Apple ending SSL 3.0 push notifications in wake of severe POODLE vulnerability

poodle attack
Credit: Yasuhiko Ito via Flickr/Creative Commons

Apple will stop support next week for an encryption protocol found to contain a severe vulnerability, the company said on Wednesday.

Support for SSL 3.0 will cease as of Oct. 29, it said.

“Providers using only SSL 3.0 will need to support TLS as soon as possible to ensure the Apple Push Notification service continues to perform as expected,” according to a note to developers. “Providers that support both TLS and SSL 3.0 will not be affected and require no changes.”

Google researchers revealed last week they found a flaw in SSL (Secure Sockets Layer) version 3.0, which was released more than 15 years ago. SSL has been replaced by TLS (Transport Layer Security), but the old versions are still used by some servers across the Internet and are supported by web browsers.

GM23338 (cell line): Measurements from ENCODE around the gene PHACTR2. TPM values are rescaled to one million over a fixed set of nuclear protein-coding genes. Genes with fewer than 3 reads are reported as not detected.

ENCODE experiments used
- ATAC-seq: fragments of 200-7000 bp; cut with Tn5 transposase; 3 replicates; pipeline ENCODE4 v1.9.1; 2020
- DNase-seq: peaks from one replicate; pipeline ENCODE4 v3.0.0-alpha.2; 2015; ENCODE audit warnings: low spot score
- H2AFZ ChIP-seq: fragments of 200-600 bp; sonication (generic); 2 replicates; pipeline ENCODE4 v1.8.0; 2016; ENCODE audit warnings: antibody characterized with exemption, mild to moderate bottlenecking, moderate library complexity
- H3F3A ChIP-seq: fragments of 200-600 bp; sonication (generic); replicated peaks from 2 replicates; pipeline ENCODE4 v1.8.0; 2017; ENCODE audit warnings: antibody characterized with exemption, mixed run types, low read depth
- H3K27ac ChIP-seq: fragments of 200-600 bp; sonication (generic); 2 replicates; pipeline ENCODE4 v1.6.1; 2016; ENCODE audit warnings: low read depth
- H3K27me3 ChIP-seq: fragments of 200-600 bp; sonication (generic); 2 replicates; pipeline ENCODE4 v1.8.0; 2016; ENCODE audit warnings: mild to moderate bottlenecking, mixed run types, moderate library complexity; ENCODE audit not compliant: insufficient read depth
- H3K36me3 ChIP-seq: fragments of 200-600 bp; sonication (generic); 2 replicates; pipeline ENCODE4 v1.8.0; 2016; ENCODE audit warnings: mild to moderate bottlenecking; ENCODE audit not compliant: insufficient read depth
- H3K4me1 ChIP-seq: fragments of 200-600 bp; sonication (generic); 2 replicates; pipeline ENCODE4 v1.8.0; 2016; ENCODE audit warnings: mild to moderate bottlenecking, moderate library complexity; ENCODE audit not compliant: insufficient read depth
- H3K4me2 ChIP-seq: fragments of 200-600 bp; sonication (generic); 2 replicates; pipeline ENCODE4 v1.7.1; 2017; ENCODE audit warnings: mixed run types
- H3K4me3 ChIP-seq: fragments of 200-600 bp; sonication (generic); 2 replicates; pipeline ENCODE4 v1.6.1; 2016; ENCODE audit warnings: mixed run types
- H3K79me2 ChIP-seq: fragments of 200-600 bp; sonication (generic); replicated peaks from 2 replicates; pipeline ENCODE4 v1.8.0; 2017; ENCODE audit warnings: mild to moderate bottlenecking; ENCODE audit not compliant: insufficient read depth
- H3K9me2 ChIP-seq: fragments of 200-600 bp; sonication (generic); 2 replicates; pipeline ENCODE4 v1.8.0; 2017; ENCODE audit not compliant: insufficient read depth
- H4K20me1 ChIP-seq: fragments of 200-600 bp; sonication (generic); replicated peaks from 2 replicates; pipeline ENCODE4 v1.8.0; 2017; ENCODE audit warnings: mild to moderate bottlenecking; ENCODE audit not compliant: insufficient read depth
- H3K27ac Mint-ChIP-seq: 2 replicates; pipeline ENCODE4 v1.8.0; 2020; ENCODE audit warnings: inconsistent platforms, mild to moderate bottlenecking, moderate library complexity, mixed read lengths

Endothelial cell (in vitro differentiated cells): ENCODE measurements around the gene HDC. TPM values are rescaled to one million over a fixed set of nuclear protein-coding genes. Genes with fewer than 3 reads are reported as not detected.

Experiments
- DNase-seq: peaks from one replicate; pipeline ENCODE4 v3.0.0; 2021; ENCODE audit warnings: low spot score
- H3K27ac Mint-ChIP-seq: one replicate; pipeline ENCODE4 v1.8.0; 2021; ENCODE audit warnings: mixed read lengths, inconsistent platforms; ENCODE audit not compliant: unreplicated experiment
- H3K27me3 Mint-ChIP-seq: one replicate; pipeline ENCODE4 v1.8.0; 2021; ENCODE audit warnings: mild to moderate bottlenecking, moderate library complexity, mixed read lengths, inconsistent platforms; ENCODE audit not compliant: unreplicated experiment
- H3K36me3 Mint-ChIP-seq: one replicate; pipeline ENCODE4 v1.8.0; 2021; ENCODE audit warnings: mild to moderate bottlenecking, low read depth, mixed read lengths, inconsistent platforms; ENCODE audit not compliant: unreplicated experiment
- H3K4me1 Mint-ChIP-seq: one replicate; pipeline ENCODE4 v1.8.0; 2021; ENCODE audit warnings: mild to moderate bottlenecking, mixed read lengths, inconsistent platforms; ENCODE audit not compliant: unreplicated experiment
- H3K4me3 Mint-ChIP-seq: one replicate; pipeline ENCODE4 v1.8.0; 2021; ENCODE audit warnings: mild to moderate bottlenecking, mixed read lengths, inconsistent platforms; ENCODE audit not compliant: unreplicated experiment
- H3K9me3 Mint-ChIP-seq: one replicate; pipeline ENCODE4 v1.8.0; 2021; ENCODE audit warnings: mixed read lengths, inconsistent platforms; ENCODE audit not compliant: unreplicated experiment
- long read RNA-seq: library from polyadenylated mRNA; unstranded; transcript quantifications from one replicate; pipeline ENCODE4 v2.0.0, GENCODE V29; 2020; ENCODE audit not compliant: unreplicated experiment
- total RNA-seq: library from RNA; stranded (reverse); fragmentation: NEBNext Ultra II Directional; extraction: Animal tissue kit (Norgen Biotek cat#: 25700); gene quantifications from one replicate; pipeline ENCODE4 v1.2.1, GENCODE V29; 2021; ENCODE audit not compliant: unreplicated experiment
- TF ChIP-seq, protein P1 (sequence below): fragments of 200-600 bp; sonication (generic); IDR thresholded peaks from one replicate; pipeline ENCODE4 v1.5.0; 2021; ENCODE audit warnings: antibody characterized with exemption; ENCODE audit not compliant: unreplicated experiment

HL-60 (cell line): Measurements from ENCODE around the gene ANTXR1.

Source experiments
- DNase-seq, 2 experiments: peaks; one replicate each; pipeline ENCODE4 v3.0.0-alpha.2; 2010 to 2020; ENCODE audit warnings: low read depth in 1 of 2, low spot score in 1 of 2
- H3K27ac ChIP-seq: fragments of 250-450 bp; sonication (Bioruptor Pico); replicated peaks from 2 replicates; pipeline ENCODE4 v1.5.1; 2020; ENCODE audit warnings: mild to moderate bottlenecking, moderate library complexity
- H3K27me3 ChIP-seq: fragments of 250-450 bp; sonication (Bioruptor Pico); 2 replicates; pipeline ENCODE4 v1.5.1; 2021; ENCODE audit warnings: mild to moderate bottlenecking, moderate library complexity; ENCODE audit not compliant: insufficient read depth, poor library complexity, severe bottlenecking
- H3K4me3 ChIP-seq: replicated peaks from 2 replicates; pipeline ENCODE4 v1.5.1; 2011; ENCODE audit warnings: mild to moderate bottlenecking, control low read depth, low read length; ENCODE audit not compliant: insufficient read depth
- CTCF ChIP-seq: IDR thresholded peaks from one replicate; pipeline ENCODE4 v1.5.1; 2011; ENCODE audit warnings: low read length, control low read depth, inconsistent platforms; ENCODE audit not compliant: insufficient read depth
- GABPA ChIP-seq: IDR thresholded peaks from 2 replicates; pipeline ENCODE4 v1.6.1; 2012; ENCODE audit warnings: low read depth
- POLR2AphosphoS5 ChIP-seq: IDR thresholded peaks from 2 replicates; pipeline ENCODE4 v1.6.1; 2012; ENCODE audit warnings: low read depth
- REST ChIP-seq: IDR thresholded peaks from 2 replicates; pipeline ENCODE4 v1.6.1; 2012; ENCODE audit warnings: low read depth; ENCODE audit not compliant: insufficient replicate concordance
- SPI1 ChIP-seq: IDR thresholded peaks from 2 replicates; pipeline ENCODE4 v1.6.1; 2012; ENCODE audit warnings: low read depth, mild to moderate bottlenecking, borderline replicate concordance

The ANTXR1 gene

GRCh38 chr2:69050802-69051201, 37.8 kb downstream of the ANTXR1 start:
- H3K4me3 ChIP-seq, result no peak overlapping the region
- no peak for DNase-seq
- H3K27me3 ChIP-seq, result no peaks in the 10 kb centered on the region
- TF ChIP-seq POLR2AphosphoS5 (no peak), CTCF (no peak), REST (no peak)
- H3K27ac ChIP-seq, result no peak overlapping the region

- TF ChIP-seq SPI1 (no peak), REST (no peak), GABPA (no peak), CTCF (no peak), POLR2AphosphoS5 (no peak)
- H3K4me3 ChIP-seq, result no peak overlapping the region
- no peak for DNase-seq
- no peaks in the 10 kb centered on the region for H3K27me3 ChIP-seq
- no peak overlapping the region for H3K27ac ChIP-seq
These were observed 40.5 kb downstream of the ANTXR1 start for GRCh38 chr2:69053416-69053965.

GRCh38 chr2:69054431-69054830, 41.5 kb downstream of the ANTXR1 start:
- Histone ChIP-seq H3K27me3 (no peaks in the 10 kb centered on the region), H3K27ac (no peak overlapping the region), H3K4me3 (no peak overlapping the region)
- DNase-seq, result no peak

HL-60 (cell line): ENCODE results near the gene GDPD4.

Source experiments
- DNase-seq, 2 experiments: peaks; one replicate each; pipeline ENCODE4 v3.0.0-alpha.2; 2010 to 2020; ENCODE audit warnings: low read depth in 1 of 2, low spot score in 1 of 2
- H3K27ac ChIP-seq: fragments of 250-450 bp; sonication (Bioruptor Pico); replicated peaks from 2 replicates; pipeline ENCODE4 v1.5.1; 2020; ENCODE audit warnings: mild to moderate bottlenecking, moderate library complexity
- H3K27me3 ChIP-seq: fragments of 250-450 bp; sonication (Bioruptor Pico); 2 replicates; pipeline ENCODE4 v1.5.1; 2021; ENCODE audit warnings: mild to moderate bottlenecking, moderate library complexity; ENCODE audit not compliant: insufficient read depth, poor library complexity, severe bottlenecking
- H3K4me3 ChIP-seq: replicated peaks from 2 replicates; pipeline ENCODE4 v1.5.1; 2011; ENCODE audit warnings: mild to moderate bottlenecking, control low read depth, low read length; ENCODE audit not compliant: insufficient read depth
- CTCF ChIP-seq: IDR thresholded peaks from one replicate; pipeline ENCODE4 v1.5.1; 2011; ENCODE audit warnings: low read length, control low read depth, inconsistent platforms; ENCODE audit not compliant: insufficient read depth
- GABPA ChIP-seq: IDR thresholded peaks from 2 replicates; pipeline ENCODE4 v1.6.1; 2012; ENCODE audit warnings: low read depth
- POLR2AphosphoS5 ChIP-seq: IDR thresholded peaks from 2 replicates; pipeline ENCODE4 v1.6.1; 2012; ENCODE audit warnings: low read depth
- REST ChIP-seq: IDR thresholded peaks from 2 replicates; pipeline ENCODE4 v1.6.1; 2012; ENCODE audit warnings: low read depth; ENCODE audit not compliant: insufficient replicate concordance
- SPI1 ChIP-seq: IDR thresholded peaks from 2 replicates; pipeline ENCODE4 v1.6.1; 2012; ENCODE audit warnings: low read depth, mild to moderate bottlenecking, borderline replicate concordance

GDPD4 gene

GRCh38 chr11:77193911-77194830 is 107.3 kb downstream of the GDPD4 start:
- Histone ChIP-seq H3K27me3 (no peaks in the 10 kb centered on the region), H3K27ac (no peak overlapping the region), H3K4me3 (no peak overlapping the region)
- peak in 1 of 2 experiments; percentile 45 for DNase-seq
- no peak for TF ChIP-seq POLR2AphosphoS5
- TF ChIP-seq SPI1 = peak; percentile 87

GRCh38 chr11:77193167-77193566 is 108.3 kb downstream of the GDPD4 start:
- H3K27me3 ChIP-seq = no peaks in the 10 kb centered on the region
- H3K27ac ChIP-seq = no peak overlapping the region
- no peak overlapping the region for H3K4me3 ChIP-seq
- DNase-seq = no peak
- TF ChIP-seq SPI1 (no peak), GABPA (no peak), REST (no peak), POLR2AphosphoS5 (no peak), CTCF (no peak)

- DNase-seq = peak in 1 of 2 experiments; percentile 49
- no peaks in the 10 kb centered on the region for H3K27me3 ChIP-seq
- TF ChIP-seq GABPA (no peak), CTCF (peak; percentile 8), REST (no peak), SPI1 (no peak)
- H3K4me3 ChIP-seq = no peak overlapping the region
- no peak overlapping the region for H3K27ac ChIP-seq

The researchers found it was possible using a man-in-the-middle attack—nicknamed “POODLE”—to downgrade the SSL/TLS connection to the less-secure 3.0 version, where the flaw could allow an attacker to steal a person’s authentication cookies. The attacker and victim must be on the same network, posing a risk to people using public Wi-Fi.

Apple said it has already disabled SSL 3.0 on the Provider Communication interface in its developer environment, which will let developers test to make sure push notifications will still reach their applications.

Many companies have moved to stop supporting SSL 3.0 because of the flaw, one of three this year found to affect a wide variety of products across the Internet, including the ”Shellshock” Bash vulnerability and ”Heartbleed” in OpenSSL.

To comment on this article and other Macworld content, visit our Facebook page or our Twitter feed.
Related:
Shop Tech Products at Amazon
Notice to our Readers
We're now using social media to take your comments and feedback. Learn more about this here.